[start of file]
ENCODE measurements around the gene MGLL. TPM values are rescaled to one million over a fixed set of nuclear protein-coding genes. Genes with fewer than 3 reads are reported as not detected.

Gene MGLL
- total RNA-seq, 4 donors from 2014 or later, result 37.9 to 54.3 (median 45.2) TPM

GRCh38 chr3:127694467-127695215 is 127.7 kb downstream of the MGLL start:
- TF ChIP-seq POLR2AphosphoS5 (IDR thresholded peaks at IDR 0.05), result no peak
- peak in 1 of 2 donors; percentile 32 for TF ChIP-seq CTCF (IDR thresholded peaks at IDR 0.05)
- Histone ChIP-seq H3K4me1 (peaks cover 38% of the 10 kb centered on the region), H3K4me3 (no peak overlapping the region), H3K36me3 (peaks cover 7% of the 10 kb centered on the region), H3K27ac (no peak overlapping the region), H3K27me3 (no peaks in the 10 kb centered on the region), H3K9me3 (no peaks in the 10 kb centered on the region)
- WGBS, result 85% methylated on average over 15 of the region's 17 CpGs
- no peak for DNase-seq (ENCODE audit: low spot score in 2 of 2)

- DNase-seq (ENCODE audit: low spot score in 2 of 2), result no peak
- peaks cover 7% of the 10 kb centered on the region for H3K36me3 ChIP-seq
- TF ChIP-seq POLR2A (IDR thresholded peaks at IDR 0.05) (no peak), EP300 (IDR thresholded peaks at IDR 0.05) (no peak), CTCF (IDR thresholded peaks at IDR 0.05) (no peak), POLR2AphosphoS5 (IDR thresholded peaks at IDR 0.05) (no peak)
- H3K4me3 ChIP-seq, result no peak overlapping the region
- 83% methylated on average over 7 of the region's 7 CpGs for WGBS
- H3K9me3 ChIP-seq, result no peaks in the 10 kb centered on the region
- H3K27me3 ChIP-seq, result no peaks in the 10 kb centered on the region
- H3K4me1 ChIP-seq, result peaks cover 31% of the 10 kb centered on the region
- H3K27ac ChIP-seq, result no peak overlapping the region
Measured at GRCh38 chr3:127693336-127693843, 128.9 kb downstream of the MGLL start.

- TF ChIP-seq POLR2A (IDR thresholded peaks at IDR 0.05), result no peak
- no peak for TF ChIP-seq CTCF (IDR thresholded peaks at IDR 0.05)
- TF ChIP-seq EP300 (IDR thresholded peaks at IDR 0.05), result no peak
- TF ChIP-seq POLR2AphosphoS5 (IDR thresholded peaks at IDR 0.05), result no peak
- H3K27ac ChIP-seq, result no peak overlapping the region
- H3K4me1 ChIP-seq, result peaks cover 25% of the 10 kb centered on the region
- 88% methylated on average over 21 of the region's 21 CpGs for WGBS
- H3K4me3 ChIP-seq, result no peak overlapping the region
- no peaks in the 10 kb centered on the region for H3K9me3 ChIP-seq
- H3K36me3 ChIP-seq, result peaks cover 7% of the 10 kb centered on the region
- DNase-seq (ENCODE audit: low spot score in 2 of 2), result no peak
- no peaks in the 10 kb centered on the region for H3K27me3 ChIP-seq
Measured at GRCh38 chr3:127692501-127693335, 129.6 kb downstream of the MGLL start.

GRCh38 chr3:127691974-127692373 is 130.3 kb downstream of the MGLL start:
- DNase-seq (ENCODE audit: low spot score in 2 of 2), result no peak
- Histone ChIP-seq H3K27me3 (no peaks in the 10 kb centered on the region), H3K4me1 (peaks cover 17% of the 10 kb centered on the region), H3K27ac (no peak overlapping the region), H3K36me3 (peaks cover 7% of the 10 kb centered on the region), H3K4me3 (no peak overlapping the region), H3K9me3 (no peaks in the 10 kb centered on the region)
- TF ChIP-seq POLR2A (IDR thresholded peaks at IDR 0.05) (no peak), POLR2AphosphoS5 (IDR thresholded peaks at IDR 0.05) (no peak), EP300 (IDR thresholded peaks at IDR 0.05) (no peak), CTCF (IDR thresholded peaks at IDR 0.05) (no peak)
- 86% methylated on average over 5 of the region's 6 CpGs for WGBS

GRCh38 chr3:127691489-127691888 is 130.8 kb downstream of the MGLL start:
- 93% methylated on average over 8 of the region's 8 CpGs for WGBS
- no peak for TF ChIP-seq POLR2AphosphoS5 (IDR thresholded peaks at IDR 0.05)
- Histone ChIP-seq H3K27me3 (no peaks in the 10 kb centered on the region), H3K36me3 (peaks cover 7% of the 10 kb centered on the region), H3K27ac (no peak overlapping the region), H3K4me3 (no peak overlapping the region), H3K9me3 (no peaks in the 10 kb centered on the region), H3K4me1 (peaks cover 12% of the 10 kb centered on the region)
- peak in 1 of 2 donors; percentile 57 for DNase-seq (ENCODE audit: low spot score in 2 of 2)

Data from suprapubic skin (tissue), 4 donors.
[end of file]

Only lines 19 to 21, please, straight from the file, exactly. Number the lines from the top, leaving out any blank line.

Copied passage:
Measured at GRCh38 chr3:127693336-127693843, 128.9 kb downstream of the MGLL start.

- TF ChIP-seq POLR2A (IDR thresholded peaks at IDR 0.05), result no peak
- no peak for TF ChIP-seq CTCF (IDR thresholded peaks at IDR 0.05)